To me, the best way to think about Ocado as an investment is to focus on the underlying themes here, which are digitalization and disintermediation. These connect to the scalability potential of Ocado in forming partnerships that have, and I believe will continue to, propel the stock upwards.
Through automation and robotics, Ocado eliminated the inefficiency that most supermarkets go through when they have to send workers out to pick individual online orders off the shelves. This is evident by the fact that Ocado has been benefiting massively from the shift to e-commerce, and the growth has been pronounced.
So, despite the high multiple, an investment on Ocado was made given the quality of the business and the catalysts driven by the new partnerships that the company negotiated. My analysis suggested that Ocado has the leading customer proposition in the British grocery sector, which, coupled with the company's scalability, would earning a high cash flow multiple in the long term.
It has since paid off. I recently sold my position with over a 55% return, as I was seeing other opportunities with a wider margin of safety. Although I still believe Ocado is a high-quality company with a great long-term proposition, led by a best-in-class team.
Interestingly, with the current price drop, I'm once again studying the company. It might present a great time for investor to re-enter this compounding investment.
Piaggio & C.
Piaggio (OTCPK:PIAGF) is a competitively advantaged firm engaged in the production of two-, three- and four-wheel motor vehicles. The company operates in a complicated industry where long product cycles and deep capital outlays make FCF visibility quite uncertain. Nevertheless, Piaggio has been showing very positive results this year.
The thesis back when I first bought the stock was based on contrarianism and pricing power. Piaggio is quoted in Italy, which at the time was the lowest and most hated index in the world, with its biggest markets being Italy, France and Spain, all suffering economically. On top of that, the stock was punished by the auto sector capital cycle. However, Piaggio managed to sustain these obstacles, thanks to the pricing power of its strong Vespa brand and overall high-quality and durable products, all managed by a strategically astute owner-operator, Roberto Colaninno, with fantastic capital allocation skills.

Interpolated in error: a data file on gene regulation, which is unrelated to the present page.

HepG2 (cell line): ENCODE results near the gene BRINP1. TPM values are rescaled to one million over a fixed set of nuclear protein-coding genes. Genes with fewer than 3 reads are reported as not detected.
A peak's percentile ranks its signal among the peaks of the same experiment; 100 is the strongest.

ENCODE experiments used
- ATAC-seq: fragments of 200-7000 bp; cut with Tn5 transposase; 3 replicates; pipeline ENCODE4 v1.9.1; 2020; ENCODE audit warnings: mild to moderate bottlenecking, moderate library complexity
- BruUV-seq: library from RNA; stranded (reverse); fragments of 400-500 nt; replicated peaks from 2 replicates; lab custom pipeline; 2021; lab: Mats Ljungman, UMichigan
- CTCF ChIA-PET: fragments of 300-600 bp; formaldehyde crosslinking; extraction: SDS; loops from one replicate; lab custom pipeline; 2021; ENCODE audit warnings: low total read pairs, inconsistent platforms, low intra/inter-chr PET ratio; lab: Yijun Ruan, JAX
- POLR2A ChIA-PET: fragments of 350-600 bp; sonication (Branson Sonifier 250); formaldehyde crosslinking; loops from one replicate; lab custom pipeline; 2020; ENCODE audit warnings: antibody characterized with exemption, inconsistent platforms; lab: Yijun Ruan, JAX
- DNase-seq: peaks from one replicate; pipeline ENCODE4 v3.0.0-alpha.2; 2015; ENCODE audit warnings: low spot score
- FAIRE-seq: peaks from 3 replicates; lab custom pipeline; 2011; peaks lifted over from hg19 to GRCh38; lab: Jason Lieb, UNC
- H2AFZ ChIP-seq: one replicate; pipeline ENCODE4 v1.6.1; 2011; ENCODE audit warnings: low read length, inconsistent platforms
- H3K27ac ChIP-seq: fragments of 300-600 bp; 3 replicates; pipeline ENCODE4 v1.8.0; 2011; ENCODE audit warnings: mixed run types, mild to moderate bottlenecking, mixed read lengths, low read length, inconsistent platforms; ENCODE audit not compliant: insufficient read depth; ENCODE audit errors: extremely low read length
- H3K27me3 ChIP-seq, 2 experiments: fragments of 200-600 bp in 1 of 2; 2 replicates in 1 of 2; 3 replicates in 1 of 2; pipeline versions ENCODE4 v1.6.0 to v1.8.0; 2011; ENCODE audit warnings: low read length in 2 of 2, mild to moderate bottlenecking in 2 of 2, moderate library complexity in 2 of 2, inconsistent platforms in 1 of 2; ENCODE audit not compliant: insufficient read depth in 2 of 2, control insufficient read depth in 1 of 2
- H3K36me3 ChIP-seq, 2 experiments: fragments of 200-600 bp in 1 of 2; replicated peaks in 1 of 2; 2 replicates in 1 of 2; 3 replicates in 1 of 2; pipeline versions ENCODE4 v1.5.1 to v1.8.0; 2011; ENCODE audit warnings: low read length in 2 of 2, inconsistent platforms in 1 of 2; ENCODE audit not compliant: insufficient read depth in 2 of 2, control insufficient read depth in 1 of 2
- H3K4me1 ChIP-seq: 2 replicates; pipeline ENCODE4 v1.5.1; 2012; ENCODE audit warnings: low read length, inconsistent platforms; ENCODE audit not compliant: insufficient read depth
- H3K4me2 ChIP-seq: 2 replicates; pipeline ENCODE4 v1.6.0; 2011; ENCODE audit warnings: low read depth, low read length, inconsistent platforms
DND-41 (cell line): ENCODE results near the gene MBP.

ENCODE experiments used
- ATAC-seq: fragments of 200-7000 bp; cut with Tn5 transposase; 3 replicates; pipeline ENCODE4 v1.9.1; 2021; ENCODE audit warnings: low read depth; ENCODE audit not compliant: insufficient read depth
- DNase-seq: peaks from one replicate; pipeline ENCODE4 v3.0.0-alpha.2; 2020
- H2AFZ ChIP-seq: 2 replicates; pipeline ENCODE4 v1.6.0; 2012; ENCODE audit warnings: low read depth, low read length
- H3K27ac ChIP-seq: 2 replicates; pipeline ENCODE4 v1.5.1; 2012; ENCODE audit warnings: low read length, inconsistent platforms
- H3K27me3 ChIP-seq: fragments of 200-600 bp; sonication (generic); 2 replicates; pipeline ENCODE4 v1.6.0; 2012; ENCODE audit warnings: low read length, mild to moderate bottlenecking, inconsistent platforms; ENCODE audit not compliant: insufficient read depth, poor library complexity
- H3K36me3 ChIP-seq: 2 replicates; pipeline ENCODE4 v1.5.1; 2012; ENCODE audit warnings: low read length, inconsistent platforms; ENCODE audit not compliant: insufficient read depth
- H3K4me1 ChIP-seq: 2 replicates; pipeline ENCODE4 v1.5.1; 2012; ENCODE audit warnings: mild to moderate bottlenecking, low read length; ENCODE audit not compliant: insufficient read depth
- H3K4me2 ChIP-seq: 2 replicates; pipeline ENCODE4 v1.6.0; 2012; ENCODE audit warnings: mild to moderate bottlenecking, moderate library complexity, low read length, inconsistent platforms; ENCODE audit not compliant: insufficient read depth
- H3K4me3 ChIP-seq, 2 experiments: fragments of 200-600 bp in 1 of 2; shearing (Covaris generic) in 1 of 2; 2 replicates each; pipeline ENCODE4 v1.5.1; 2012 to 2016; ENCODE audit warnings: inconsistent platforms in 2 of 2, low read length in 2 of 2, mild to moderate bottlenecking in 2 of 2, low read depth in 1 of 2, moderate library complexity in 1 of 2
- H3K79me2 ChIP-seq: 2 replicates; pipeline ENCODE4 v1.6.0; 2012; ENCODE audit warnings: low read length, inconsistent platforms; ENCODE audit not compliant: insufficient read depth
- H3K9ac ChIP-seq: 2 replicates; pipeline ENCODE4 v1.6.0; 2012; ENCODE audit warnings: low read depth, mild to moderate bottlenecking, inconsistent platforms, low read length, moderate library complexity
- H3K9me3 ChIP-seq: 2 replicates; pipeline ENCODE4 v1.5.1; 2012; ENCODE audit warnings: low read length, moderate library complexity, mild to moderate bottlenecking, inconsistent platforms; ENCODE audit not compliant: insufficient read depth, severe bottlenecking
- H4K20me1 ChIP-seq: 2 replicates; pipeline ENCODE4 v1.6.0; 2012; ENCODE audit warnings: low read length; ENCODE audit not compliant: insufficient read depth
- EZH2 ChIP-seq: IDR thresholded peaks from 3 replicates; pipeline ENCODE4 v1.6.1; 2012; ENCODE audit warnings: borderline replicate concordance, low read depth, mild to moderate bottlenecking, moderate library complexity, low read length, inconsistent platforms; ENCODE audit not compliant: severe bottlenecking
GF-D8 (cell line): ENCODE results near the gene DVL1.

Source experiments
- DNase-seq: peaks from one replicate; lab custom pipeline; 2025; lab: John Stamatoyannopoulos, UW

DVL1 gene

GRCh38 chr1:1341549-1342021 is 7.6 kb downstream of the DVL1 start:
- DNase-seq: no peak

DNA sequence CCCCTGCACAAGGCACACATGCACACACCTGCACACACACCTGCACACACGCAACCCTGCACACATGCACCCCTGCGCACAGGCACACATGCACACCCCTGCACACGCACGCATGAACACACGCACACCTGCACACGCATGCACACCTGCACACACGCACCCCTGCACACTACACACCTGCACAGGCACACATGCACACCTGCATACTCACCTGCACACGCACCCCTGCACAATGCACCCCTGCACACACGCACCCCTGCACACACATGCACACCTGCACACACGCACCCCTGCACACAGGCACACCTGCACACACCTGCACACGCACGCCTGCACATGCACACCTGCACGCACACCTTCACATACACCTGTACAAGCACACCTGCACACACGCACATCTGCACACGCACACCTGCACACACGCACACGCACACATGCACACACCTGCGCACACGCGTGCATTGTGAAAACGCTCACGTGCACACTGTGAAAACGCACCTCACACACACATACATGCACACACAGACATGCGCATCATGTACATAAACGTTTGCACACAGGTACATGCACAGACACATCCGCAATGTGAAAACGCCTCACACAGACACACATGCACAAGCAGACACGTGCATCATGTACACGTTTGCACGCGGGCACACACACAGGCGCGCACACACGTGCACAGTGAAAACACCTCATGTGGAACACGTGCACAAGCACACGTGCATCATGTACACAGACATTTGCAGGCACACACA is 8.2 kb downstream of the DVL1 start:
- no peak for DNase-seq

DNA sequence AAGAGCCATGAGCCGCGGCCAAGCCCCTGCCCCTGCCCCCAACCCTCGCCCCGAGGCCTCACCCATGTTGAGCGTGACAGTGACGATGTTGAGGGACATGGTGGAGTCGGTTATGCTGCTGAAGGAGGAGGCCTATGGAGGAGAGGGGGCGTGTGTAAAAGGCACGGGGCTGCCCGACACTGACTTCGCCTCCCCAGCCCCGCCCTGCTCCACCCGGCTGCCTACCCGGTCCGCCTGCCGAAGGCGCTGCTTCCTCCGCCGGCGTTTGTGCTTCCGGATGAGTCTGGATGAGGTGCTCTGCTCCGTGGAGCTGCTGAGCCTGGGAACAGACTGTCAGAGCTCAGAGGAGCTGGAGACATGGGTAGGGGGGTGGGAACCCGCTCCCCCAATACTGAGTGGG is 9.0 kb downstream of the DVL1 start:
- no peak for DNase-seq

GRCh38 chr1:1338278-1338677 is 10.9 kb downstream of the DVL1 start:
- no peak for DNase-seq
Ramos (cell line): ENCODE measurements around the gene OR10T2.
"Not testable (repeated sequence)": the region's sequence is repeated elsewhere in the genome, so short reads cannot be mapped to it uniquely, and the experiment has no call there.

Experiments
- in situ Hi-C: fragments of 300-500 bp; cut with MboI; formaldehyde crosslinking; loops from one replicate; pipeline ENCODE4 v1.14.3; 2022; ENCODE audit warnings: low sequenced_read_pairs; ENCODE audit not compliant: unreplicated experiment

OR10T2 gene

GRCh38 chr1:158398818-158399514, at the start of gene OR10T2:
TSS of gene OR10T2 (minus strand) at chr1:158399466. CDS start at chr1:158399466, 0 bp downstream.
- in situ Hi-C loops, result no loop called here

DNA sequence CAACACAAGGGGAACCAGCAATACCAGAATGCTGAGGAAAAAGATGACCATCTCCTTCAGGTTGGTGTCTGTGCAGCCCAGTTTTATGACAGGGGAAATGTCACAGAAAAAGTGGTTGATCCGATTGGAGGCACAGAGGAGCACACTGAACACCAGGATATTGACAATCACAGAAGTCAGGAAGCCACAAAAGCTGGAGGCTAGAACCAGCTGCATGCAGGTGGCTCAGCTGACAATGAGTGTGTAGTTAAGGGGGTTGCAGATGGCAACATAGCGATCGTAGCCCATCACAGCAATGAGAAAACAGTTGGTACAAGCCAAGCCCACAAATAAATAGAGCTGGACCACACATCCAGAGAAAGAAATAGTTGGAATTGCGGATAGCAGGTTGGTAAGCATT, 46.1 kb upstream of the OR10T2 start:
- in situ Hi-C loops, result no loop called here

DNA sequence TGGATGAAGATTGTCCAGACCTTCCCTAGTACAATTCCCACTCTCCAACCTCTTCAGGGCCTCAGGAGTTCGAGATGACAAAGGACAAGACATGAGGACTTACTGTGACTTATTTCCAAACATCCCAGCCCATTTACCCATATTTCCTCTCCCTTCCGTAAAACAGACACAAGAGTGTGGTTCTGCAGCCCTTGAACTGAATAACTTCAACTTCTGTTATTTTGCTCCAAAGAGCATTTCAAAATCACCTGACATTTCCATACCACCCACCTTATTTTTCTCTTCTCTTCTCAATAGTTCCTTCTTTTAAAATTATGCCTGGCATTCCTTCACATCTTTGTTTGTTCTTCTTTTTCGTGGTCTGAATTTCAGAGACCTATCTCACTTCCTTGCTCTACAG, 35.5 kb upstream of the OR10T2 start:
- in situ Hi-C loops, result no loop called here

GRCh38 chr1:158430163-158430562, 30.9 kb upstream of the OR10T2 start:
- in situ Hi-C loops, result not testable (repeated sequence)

At the time of purchase, around September 2018, Piaggio was attractive even without pricing in growth. Thanks to its operating leverage, any recovery in the company's main markets would have a huge impact on its EBITDA margins. So, when I looked at the growth potential in Asia, Piaggio was even more attractive. Firstly, with regard to India, Piaggio has an advantageous position in the Indian rickshaw market, and has just begun introducing its two-wheeled products to the region. And secondly, Piaggio has almost no market share in China, so any market share that the company gains in that region would have a huge effect on total sales.
With an upside-to-downside ration of over 4-to-1, an investment in Piaggio was a no-brainer. As of 1Q19, Piaggio returned 8.7%, and YTD, it has returned 24.3%. I still think there's more to go.
Naspers (OTCPK:NPSNY) is a South African holding company with a portfolio of media and technology businesses, but its crown jewel asset is a large ownership stake in Tencent. This is where we find the rationale for the investment.
One of the best things about internet businesses is scalability, and the market ends up paying high multiples for this scalability if executed consistently. Tencent (OTCPK:TCEHY) fits just that mold. Tencent is a strategically sound company operating in a gargantuan and growing segment of the technology sector.